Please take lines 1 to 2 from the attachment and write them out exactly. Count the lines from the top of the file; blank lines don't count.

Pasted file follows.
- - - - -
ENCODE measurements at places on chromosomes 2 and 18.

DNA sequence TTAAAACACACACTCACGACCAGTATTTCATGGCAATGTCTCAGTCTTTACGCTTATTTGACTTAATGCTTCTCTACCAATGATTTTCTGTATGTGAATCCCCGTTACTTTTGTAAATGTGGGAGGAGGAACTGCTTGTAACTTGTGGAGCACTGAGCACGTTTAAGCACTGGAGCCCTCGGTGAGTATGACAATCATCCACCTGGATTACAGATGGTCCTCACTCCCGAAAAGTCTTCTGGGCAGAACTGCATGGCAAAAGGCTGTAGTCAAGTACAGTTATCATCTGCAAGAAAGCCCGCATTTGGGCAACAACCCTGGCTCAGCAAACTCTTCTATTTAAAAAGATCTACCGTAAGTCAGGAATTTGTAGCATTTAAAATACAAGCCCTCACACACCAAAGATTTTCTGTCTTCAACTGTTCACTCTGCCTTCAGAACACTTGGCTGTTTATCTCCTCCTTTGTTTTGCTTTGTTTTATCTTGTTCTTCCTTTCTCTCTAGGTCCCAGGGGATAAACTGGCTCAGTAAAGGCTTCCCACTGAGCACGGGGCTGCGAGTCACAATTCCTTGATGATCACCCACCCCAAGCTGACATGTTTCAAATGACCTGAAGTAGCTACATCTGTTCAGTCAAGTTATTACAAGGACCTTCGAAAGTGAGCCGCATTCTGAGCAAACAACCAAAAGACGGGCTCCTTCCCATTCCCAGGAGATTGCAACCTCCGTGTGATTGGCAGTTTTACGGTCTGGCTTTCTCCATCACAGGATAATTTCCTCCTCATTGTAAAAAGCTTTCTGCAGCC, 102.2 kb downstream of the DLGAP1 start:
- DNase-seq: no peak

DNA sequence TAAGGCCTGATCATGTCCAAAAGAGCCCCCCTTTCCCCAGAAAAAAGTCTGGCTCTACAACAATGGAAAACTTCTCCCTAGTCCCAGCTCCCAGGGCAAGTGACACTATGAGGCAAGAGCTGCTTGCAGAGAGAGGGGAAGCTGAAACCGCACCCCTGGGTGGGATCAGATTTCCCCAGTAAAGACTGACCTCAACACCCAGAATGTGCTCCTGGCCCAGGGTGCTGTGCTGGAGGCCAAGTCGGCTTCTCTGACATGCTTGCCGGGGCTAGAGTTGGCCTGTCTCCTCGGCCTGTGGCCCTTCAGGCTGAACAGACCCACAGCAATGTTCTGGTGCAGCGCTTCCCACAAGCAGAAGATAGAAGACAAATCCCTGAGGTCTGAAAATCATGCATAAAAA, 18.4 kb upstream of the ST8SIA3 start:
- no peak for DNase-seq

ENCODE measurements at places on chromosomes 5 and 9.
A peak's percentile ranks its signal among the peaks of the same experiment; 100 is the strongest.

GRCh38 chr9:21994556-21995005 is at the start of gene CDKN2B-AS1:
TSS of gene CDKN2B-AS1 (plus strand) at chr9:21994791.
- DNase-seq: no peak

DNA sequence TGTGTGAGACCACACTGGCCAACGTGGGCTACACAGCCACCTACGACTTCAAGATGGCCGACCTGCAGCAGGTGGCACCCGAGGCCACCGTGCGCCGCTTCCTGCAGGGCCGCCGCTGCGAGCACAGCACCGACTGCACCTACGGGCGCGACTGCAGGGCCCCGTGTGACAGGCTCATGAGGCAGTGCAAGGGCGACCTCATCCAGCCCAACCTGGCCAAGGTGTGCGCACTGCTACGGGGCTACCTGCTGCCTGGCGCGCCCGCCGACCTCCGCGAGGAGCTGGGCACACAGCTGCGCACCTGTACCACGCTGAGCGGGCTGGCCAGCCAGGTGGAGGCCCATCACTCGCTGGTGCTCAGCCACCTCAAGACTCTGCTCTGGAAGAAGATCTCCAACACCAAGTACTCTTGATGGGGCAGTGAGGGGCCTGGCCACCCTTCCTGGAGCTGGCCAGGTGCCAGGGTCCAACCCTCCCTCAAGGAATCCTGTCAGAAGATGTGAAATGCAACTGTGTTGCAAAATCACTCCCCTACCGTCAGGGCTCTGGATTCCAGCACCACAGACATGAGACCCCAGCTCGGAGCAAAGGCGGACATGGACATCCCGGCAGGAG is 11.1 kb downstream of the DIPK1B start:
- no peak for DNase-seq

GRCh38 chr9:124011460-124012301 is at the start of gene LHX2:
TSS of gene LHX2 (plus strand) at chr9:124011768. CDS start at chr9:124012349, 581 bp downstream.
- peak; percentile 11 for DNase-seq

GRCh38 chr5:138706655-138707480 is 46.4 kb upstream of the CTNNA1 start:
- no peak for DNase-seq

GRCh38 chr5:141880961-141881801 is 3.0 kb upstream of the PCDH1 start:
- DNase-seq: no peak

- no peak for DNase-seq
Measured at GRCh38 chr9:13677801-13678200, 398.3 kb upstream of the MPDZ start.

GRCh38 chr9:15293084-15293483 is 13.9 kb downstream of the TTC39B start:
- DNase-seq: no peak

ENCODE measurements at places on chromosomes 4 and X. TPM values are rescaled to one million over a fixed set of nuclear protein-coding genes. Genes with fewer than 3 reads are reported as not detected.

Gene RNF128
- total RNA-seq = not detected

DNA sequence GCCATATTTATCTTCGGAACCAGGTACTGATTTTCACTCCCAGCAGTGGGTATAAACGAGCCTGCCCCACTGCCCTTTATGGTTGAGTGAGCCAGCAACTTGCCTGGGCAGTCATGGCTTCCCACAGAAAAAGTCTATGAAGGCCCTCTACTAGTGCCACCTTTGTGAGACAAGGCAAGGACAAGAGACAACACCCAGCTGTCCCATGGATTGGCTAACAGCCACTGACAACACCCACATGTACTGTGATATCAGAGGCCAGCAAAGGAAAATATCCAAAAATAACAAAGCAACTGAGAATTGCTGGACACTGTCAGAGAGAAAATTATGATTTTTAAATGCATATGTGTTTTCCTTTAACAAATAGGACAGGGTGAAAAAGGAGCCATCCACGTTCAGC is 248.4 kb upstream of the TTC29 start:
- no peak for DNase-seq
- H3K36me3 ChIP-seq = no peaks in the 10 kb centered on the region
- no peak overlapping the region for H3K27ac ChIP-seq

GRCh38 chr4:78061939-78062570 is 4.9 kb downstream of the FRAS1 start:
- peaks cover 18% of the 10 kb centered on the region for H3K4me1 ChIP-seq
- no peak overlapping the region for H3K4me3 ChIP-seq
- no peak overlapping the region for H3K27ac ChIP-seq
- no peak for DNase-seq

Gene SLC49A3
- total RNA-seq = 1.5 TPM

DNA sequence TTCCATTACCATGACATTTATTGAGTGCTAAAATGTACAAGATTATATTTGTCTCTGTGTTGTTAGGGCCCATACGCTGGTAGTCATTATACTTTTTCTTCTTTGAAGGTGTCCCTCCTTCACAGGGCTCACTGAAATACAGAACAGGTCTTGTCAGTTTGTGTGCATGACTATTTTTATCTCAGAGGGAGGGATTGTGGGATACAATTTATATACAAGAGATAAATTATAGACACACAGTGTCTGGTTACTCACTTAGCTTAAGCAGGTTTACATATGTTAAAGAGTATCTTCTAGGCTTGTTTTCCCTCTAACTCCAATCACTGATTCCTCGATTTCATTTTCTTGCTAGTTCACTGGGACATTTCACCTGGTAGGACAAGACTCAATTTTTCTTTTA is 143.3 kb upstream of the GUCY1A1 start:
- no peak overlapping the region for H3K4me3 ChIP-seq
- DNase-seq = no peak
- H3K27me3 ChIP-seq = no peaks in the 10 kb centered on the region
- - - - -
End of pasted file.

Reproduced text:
ENCODE measurements at places on chromosomes 2 and 18.

DNA sequence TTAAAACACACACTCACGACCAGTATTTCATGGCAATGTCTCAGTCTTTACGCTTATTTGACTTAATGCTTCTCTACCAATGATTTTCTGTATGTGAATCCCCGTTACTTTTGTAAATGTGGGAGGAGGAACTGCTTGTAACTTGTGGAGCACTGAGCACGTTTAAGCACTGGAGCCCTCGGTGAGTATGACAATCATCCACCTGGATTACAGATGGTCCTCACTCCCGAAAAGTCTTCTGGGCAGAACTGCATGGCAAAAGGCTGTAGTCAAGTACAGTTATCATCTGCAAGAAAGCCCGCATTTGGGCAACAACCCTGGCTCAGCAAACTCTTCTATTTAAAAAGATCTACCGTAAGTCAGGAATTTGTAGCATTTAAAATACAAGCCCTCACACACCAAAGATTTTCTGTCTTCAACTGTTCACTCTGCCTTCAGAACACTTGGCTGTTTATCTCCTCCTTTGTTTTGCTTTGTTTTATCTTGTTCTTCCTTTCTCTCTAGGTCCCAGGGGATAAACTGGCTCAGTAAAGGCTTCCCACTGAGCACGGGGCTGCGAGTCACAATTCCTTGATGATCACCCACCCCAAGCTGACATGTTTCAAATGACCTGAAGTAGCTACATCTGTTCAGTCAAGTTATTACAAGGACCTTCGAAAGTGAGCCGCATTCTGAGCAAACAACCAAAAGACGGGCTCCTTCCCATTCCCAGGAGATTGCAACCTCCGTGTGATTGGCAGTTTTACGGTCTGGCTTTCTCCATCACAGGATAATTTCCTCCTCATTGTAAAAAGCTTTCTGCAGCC, 102.2 kb downstream of the DLGAP1 start: